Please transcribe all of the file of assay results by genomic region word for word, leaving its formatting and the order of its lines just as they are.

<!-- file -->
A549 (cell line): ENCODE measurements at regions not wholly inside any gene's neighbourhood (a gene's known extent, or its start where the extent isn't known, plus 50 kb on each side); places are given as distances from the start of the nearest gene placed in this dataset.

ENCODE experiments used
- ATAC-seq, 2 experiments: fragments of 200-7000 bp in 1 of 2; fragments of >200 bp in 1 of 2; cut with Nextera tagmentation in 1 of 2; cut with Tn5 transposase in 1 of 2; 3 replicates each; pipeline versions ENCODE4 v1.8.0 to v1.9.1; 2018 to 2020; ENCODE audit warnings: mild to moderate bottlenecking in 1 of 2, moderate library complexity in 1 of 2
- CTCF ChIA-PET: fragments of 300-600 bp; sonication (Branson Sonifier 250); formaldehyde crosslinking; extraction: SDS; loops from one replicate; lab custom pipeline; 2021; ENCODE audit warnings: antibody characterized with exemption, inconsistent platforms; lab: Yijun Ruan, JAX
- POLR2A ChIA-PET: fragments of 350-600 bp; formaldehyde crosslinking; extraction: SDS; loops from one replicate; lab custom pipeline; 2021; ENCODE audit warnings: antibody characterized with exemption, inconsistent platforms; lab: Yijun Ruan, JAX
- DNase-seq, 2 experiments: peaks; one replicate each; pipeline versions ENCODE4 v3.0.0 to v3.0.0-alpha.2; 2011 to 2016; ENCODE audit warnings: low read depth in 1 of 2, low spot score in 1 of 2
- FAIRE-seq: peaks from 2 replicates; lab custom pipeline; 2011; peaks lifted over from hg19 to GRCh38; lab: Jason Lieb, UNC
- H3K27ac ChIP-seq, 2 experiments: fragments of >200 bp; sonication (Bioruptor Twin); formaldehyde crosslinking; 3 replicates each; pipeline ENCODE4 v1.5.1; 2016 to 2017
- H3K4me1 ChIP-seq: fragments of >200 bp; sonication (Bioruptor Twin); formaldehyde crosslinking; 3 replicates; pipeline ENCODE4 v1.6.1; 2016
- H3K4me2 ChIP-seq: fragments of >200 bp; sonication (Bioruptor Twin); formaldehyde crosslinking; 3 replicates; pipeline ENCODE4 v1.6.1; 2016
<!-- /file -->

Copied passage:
A549 (cell line): ENCODE measurements at regions not wholly inside any gene's neighbourhood (a gene's known extent, or its start where the extent isn't known, plus 50 kb on each side); places are given as distances from the start of the nearest gene placed in this dataset.

ENCODE experiments used
- ATAC-seq, 2 experiments: fragments of 200-7000 bp in 1 of 2; fragments of >200 bp in 1 of 2; cut with Nextera tagmentation in 1 of 2; cut with Tn5 transposase in 1 of 2; 3 replicates each; pipeline versions ENCODE4 v1.8.0 to v1.9.1; 2018 to 2020; ENCODE audit warnings: mild to moderate bottlenecking in 1 of 2, moderate library complexity in 1 of 2
- CTCF ChIA-PET: fragments of 300-600 bp; sonication (Branson Sonifier 250); formaldehyde crosslinking; extraction: SDS; loops from one replicate; lab custom pipeline; 2021; ENCODE audit warnings: antibody characterized with exemption, inconsistent platforms; lab: Yijun Ruan, JAX
- POLR2A ChIA-PET: fragments of 350-600 bp; formaldehyde crosslinking; extraction: SDS; loops from one replicate; lab custom pipeline; 2021; ENCODE audit warnings: antibody characterized with exemption, inconsistent platforms; lab: Yijun Ruan, JAX
- DNase-seq, 2 experiments: peaks; one replicate each; pipeline versions ENCODE4 v3.0.0 to v3.0.0-alpha.2; 2011 to 2016; ENCODE audit warnings: low read depth in 1 of 2, low spot score in 1 of 2
- FAIRE-seq: peaks from 2 replicates; lab custom pipeline; 2011; peaks lifted over from hg19 to GRCh38; lab: Jason Lieb, UNC
- H3K27ac ChIP-seq, 2 experiments: fragments of >200 bp; sonication (Bioruptor Twin); formaldehyde crosslinking; 3 replicates each; pipeline ENCODE4 v1.5.1; 2016 to 2017
- H3K4me1 ChIP-seq: fragments of >200 bp; sonication (Bioruptor Twin); formaldehyde crosslinking; 3 replicates; pipeline ENCODE4 v1.6.1; 2016
- H3K4me2 ChIP-seq: fragments of >200 bp; sonication (Bioruptor Twin); formaldehyde crosslinking; 3 replicates; pipeline ENCODE4 v1.6.1; 2016